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  • And Chronological Notes The most conspicuous property of the lodestone, its attraction for iron, appears to have been familiar to the Greeks at least as early as 800 B.C., and is mentioned by Homer, Plato, Aristotle, Theophrastus and others.

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  • There arrived besides by the same channel the glosses of Theophrastus, of Simplicius, of Alexander of Aphrodisias, of Philoponus, annotated in the same sense by the same hands.

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  • Theophrastus (in Simplicius's Ad Physica, 5) sums up Xenophanes's teaching in the propositions, "The All is One and the One is God."

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  • The demonstrations of the unity and the attributes of God, with which the treatise De Melisso, Xenophane et Gorgia (now no longer ascribed to Aristotle or Theophrastus) accredits Xenophanes, are plainly framed on the model of Eleatic proofs of the unity and the attributes of the Ent, and must therefore be set aside.

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  • This reconciliation of the internal and the external evidence, countenanced as it is by Theophrastus, one of the best informed of the ancient historians, and approved by Zeller, one of the most learned of the modern critics, is more than plausible; but there is something to be said on the contrary part.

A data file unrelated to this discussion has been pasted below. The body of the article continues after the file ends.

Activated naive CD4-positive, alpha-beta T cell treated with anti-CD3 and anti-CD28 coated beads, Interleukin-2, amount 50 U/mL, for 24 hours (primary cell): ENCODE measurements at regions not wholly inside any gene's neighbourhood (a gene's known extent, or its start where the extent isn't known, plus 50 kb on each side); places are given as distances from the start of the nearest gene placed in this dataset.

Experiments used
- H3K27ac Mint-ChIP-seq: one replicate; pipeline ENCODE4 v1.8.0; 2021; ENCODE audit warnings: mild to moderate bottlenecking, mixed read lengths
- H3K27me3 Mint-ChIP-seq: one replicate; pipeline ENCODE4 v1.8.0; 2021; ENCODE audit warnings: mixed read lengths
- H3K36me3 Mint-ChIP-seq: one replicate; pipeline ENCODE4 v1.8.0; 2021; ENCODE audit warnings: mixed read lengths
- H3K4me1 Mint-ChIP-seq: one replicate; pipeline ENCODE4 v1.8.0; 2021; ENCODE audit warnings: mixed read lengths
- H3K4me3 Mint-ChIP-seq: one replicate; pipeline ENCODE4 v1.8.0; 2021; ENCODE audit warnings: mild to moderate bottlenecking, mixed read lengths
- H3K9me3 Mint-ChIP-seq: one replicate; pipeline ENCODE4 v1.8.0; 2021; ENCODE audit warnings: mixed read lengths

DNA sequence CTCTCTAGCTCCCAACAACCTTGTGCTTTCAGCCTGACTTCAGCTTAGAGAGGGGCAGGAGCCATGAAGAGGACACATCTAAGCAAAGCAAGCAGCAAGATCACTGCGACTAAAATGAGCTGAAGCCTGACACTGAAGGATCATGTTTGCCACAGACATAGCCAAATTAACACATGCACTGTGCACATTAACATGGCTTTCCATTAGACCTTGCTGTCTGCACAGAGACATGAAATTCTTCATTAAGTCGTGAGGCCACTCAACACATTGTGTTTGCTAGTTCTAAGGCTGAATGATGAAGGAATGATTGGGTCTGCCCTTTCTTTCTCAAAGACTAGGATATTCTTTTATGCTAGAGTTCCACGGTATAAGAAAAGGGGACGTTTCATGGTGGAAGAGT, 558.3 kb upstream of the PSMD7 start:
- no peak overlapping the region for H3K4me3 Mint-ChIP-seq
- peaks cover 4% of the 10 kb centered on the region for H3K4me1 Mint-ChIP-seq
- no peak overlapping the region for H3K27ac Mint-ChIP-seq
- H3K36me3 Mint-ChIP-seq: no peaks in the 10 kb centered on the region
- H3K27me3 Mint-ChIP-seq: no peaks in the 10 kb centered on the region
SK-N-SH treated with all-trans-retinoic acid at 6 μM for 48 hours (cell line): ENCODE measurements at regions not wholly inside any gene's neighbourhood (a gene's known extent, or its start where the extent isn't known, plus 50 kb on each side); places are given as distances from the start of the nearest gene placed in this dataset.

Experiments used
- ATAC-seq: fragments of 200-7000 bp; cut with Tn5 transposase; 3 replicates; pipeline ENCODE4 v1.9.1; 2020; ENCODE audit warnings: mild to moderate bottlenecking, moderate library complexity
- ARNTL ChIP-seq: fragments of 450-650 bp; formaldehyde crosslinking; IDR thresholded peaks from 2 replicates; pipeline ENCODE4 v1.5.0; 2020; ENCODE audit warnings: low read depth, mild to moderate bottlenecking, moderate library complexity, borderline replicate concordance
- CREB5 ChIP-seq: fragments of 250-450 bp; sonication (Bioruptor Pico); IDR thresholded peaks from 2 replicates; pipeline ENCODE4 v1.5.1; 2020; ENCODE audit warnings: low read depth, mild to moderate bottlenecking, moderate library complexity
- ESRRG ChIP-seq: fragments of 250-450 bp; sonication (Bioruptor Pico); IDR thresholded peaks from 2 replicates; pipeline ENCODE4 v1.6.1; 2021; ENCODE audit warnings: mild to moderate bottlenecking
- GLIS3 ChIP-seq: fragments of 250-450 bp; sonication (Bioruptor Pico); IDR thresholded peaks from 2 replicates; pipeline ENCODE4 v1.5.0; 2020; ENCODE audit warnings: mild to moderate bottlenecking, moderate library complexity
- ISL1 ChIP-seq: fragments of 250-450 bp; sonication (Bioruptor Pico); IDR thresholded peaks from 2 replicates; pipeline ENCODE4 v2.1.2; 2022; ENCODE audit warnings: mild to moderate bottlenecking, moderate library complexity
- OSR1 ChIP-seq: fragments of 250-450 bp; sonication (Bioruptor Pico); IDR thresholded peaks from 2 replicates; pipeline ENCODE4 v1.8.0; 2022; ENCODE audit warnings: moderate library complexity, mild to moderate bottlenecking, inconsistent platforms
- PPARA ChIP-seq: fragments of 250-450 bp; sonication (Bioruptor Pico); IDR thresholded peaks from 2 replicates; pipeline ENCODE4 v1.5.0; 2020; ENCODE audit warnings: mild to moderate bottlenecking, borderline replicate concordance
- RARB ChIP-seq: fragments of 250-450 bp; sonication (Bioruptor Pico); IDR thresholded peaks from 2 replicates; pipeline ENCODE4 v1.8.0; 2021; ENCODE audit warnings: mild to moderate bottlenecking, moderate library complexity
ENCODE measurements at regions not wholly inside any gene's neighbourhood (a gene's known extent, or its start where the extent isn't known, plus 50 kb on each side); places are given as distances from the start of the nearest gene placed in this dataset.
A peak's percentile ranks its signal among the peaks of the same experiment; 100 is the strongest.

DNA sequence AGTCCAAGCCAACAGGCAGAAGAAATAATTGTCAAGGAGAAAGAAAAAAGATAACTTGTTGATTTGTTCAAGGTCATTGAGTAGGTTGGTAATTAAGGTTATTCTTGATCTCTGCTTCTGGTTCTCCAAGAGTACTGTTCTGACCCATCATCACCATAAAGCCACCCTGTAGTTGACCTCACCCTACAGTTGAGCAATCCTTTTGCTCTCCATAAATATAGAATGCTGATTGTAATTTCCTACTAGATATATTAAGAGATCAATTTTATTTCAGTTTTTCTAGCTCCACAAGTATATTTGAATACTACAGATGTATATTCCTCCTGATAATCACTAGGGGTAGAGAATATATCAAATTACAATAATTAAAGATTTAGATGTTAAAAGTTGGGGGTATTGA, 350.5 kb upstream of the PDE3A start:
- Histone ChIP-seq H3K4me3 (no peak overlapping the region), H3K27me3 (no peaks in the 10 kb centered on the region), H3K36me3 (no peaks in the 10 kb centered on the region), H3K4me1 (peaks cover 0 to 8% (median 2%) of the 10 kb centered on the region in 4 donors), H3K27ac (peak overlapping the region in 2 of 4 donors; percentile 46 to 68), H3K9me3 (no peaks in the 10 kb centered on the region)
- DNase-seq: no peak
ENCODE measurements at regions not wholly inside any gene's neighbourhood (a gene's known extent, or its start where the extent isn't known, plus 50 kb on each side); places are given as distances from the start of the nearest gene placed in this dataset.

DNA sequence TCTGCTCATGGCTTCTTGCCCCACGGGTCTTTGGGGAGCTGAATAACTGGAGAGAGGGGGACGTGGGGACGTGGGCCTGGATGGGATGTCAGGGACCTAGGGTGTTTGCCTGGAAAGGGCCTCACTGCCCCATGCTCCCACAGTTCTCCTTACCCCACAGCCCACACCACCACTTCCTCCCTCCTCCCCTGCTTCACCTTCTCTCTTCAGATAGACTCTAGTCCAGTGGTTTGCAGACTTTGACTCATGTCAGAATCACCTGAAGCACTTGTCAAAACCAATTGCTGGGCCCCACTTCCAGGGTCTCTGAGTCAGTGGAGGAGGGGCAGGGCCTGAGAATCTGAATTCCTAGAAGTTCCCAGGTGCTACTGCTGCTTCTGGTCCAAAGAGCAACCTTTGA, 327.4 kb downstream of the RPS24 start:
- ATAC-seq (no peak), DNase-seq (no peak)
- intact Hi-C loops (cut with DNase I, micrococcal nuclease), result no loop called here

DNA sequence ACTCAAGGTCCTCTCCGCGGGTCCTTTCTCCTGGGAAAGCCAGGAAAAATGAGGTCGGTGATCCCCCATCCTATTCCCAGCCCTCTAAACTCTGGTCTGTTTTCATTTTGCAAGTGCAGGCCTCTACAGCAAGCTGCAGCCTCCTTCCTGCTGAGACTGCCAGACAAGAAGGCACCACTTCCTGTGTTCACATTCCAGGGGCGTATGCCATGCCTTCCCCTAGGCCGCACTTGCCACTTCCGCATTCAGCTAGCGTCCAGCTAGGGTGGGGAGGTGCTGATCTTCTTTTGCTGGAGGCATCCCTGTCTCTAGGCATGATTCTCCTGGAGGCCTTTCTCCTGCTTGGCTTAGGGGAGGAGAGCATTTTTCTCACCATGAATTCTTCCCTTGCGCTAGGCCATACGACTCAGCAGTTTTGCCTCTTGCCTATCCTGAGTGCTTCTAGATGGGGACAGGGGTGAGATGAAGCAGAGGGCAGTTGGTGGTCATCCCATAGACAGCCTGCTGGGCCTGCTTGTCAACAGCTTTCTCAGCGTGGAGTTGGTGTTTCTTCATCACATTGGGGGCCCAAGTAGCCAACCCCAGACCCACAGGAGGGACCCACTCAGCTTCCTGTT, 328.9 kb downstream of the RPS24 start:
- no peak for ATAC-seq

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  • Moreover, his works on natural history doubtless furthered the progress among the Greeks of sciences tributary to medicine, though the only specimens of such works which have come down to us from the Peripatetic school are those of Theophrastus, who may be considered the founder of the scientific study of botany.

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  • His chief work was the arrangement of the writings of Aristotle and Theophrastus with materials supplied to him by Tyrannion.

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  • About 300 years before Christ Theophrastus wrote a History of Plants, and described about 500 species used for the treatment of diseases.

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  • Theophrastus, who succeeded Aristotle in his school in the 114th Olympiad, frequently mentions the sexes of plants, but he does not appear to have determined the organs of reproduction.

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  • From Theophrastus down to Caesalpinus, who died at Rome in 1603, there does not appear to have been any attention paid to the reproductive organs of plants.